by David Savlowitz
As Charles R. Swindoll stated: “The difference between something good and something great is attention to detail.” Perhaps the greatest coach of all time (in all of sports) is John Wooden, who shared his secret to his teams’ success: “It’s the little details that are vital. Little things make big things happen.” And recently, Dan Young, former EVP of Irvine Company, whom I had the honor of collaborating with, synthesized the mantra of my company Competitive Analytics quite eloquently: “Nuances matter.”
So what? Nuances matter. Now what? Well, the most quintessential question within the field of performance science is this: “Why do specific individuals and organizations achieve greatness, whereas others, who may work just as diligently as anyone else, remain in a constant stasis of mediocrity or “above-averageness”? The answer (or devil) lies in the details. But what are these elusive and mysterious details? What are these nuances? And which details matter most?
The word “detail” itself provides part of the answer. To “de-tail” something is to remove the back or bottom portion of something . . . leaving the inside open for inspection. And typically, the back or bottom part of something reveals the foundation, engine, or guts to the whole itself. Thus, first identify what or who is great, then understand in detail how this someone or something works, operates, runs, and behaves . . . not just at the surface, but at the core . . . and then replicate this greatness. Thus, “de-tailing” literally means examining the inside workings . . . and is a prerequisite to greatness (and ongoing requisite of sustaining greatness).
Thus, what is virtually unrealized by many is that the difference between good and great is so much smaller than most people imagine. If we apply simple mathematics, legends are only very small fractions better than the average. Let’s examine two examples:
Golf: Based on a distribution analysis of over 10 million golf rounds of data, the average golfer shoots an 86 or 14 over par1. To become a scratch golfer requires an improvement of 16.3%. Think of it another way. An 86 equates to an average of 4.7 shots per hole for an 18 hole round. Contrastingly, shooting a par 72 equates to an average of 4.0 shots per hole. Thus, a professional golfer averages less than one stroke per hole than the average golfer. Now let’s dig down a little deeper. The difference between Bubba Watson (the number one player in the world in terms of lowest average score) who averages 68.5 strokes per round is only 2.8 strokes better than the average PGA golfer (i.e. a very good golfer indeed!) averaging 71.3 shots per round2. This reflects only a 3.9% improvement! Put another way, the number player in the world only improves one stroke every 6 holes he plays versus the average PGA player. Just think of it . . . a 3.9% improvement means just one better drive, iron, chip, or putt every 24 shots makes a world of difference.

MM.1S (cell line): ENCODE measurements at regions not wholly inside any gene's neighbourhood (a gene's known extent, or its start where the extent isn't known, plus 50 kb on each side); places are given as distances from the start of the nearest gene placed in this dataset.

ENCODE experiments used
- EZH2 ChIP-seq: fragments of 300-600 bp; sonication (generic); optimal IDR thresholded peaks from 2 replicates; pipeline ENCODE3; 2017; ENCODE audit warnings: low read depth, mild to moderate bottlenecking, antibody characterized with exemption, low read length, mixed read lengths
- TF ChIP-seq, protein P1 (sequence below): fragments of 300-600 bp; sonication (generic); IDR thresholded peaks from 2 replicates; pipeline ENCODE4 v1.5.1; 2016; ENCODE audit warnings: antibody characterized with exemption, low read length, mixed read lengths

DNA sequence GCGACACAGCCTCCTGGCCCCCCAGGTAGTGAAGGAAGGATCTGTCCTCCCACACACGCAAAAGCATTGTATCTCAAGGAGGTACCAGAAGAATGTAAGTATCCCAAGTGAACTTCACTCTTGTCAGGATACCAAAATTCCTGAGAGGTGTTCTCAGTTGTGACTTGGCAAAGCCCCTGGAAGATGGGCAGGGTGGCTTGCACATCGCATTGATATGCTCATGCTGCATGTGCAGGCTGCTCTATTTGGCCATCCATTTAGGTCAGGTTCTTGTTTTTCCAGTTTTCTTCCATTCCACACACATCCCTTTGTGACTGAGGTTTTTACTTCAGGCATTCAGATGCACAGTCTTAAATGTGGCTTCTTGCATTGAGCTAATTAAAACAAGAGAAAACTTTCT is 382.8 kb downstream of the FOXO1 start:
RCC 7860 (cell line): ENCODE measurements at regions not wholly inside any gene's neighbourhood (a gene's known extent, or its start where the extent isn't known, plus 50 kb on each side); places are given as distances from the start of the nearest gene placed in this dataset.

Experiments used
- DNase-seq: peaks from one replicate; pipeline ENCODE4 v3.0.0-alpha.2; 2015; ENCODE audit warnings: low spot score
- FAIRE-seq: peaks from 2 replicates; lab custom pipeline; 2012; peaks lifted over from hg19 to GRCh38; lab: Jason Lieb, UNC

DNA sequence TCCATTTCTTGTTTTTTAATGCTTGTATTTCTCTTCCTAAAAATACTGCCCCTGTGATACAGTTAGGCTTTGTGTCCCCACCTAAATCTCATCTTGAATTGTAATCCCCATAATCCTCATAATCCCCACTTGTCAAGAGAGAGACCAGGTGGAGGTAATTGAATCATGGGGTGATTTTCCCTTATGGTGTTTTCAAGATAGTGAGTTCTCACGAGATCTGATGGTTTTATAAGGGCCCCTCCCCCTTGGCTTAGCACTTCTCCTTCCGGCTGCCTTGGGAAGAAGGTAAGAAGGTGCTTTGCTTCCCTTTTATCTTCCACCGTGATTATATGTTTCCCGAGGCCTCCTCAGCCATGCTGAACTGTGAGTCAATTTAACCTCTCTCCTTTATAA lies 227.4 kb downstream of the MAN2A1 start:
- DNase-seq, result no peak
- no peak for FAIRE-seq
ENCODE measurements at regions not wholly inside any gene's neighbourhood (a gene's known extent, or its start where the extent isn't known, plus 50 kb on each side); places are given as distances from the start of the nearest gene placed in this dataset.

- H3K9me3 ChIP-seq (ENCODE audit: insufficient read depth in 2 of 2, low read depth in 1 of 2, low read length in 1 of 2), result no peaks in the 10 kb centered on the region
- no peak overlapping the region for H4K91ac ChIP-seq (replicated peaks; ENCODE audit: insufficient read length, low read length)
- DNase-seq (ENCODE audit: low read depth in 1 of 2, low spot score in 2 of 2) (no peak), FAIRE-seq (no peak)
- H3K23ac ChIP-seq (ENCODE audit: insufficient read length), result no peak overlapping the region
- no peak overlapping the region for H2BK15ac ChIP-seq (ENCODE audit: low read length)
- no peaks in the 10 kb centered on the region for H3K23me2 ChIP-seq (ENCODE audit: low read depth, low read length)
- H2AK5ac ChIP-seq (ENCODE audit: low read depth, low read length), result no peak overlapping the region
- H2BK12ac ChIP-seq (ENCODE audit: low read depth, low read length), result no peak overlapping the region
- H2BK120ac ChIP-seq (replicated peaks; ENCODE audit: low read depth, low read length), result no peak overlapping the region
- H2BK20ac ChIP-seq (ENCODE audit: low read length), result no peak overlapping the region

Baseball: Ty Cobb, arguably the greatest pure hitter in the history of Major League Baseball had a lifetime batting average of .3673, which means he was successful a wee bit over 36% of the time (which also meant he failed ~13 times for every 20 attempts). Now, if the “average” MLB player of all time bats .262 and the “All-Star” bats .315 (i.e. half way between an average hitter and the all time best), what’s the difference? The All-Star is able to create only a single additional hit more than the average hitter (OK, technically 1.06 hits) for every 20 at bats! And the legendary Ty Cobb was able to create only one extra hit (OK, technically 1.04 hits) better than the average All Star every 20 at bats. So, if your an average MLB hitter, a 5% improvement will make you an All-Star. And if you’re an All-Star, another 5% improvement makes you the greatest hitter that ever lived.
What’s the best way to go from good to great?
Amazon.com is replete with self improvement and business management books on how to become great, but unfortunately most miss the mark. Simply, analytics is the best way to identify, track, and achieve that 5%. Most people do congregate around the meat of the curve. Let’s face it, most people and organizations are either notoriously incompetent or painfully average. And candidly, it takes more than hard work to be better than good. The only caveat to this is this: We live in an unusually incompetent and mediocre society . . . an era I call a “left-skewed societal distribution curve” in which there is an overabundance of incompetence and mediocrity. If you were to graph our population it would reflect a unbalanced distribution curve where the left and center part of the population curve is fat and tall (and if you’re thinking of a double entendre here, fat = lazy) and where the “short tail of greatness” is shallow and short (and rare).
But this is of great advantage for the people that want to be great, for as Billy Joel stated back in 1993: “I consider myself to be an inept pianist, a bad singer, and a merely competent songwriter. What I do, in my opinion, is by no means extraordinary. I am, as I’ve said, merely competent. But in an age of incompetence, that makes me extraordinary. I actually know how to play my ax and write a song. That’s my job.”